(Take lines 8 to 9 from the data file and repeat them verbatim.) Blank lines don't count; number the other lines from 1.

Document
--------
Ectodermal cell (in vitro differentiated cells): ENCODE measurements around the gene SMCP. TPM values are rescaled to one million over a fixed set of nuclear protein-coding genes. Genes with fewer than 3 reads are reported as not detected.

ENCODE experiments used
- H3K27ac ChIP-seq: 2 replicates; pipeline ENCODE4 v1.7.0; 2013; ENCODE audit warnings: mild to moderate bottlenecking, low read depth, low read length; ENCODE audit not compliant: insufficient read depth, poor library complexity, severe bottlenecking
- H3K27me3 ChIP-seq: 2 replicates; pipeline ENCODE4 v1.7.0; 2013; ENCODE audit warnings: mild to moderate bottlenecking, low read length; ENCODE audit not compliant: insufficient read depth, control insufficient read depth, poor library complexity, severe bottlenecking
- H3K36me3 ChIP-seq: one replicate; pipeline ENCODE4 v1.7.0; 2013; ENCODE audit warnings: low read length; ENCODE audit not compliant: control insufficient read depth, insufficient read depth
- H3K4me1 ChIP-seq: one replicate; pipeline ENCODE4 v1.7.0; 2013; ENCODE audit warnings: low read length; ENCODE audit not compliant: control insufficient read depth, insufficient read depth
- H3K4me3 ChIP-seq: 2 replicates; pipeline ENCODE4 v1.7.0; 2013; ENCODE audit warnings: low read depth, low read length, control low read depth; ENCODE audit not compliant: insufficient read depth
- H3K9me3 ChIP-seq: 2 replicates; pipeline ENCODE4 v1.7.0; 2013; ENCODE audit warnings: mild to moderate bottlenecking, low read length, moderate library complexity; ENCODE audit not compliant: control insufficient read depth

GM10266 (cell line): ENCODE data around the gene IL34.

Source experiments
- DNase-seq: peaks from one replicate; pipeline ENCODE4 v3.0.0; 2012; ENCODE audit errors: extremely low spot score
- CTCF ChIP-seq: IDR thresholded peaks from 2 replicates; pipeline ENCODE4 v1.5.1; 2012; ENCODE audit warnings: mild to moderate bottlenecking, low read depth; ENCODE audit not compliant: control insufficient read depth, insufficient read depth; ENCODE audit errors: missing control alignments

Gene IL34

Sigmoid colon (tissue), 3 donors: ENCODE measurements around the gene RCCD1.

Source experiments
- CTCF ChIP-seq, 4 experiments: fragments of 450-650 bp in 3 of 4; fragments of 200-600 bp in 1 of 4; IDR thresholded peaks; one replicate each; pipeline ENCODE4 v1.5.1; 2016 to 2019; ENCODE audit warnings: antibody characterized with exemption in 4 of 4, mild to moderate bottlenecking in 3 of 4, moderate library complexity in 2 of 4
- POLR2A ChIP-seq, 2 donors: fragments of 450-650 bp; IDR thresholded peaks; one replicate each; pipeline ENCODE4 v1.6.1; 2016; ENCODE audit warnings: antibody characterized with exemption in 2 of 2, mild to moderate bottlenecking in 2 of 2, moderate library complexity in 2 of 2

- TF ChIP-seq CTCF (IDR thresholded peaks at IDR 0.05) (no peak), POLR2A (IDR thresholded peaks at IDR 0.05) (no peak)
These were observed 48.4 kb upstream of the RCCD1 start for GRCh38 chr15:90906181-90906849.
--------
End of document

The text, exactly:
- H3K9me3 ChIP-seq: 2 replicates; pipeline ENCODE4 v1.7.0; 2013; ENCODE audit warnings: mild to moderate bottlenecking, low read length, moderate library complexity; ENCODE audit not compliant: control insufficient read depth

GM10266 (cell line): ENCODE data around the gene IL34.